How America's First Shark Panic Spurred a Century of Fear
In the twilight of July 1, 1916, 25-year-old Charles Vansant bled to death in a beachfront hotel in New Jersey. Several men had pulled his maimed body from the water.
Five days later, bellhop Charles Bruder, 27, was killed during an afternoon swim along the Jersey Shore. Beachgoers gathered around his legless remains.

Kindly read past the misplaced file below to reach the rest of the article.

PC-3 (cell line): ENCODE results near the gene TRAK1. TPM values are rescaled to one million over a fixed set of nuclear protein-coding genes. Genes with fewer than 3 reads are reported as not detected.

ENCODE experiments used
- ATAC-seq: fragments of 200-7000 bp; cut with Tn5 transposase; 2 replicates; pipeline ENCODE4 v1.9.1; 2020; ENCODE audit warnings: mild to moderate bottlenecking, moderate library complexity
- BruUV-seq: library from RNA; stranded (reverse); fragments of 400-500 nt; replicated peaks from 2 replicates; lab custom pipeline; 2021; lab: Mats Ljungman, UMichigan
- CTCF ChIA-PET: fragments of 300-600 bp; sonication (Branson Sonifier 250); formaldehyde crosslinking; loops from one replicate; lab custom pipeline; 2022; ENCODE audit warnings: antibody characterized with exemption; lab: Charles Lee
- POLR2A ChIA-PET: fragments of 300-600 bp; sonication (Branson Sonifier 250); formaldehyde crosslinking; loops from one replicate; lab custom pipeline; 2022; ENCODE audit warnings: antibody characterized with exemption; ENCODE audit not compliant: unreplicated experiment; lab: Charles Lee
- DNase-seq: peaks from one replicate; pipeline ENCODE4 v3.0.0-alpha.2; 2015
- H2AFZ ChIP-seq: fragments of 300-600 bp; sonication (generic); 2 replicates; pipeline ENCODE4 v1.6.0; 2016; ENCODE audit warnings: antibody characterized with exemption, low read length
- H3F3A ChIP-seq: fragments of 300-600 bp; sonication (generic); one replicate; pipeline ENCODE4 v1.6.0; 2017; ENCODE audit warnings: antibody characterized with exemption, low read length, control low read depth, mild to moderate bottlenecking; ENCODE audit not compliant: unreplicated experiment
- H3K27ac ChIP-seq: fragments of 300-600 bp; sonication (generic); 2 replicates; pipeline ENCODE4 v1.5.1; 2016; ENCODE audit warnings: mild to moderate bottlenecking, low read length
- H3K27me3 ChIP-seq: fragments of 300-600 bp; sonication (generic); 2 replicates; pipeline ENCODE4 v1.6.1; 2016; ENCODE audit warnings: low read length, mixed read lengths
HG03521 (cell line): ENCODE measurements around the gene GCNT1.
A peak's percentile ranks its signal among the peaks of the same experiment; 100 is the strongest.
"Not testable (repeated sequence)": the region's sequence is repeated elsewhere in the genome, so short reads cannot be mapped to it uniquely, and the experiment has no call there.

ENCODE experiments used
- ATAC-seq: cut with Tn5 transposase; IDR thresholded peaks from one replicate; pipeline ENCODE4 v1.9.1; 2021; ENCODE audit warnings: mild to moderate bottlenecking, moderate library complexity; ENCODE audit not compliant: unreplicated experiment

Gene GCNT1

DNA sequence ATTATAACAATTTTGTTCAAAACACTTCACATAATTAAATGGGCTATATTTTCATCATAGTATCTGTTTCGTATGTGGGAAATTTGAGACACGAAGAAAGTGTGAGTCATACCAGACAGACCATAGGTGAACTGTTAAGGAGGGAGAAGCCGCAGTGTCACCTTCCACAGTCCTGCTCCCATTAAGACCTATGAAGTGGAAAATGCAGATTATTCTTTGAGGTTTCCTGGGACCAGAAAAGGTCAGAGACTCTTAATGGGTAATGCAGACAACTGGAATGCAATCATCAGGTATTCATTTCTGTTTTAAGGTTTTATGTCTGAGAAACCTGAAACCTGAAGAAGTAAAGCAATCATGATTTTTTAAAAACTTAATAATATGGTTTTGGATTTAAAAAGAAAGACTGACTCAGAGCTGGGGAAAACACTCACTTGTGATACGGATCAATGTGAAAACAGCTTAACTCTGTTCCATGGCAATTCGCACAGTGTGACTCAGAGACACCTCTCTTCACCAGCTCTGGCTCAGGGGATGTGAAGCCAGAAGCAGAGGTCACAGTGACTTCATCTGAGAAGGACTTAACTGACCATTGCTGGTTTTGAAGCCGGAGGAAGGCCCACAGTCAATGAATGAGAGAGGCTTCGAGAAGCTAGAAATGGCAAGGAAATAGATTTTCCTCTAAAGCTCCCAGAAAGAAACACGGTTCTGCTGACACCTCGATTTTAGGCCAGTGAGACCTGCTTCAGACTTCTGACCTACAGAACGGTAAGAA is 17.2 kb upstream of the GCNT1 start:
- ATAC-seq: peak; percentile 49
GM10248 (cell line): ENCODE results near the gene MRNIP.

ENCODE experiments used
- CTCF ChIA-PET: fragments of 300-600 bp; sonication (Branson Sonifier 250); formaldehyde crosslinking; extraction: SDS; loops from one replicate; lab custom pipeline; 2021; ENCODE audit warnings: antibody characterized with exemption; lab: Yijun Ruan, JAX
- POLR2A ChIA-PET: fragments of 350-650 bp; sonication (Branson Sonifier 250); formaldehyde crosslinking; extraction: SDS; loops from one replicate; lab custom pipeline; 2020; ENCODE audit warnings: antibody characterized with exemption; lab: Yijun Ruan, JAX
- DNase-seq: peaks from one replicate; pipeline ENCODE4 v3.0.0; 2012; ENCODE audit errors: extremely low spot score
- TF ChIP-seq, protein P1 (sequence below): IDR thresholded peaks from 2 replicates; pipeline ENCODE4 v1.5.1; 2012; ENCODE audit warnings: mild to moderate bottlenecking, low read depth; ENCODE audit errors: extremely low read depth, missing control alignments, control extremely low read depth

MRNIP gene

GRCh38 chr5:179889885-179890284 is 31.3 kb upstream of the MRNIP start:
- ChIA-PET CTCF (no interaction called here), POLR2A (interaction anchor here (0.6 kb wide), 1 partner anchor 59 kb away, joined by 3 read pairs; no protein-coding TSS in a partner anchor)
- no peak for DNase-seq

The following week, 10-year-old Lester Stilwell was swimming in Matawan Creek (also in New Jersey) with his friends when he was eaten alive. Naked and covered in mud, the terrified boys ran down Main Street screaming that there was a shark in the water.
But people were skeptical. They thought Stilwell, who was epileptic, had drowned. Some had been dismissive of the newspaper reports that said sharks had killed swimmers